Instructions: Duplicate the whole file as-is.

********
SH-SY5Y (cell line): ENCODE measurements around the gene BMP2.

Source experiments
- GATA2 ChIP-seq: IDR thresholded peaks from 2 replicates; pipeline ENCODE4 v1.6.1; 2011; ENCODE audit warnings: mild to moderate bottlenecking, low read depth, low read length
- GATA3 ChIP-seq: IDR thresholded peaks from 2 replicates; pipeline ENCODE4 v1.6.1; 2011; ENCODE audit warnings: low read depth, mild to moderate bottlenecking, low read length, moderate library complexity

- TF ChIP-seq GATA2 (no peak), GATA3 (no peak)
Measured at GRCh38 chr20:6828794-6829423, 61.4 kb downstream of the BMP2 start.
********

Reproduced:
SH-SY5Y (cell line): ENCODE measurements around the gene BMP2.

Source experiments
- GATA2 ChIP-seq: IDR thresholded peaks from 2 replicates; pipeline ENCODE4 v1.6.1; 2011; ENCODE audit warnings: mild to moderate bottlenecking, low read depth, low read length
- GATA3 ChIP-seq: IDR thresholded peaks from 2 replicates; pipeline ENCODE4 v1.6.1; 2011; ENCODE audit warnings: low read depth, mild to moderate bottlenecking, low read length, moderate library complexity

- TF ChIP-seq GATA2 (no peak), GATA3 (no peak)
Measured at GRCh38 chr20:6828794-6829423, 61.4 kb downstream of the BMP2 start.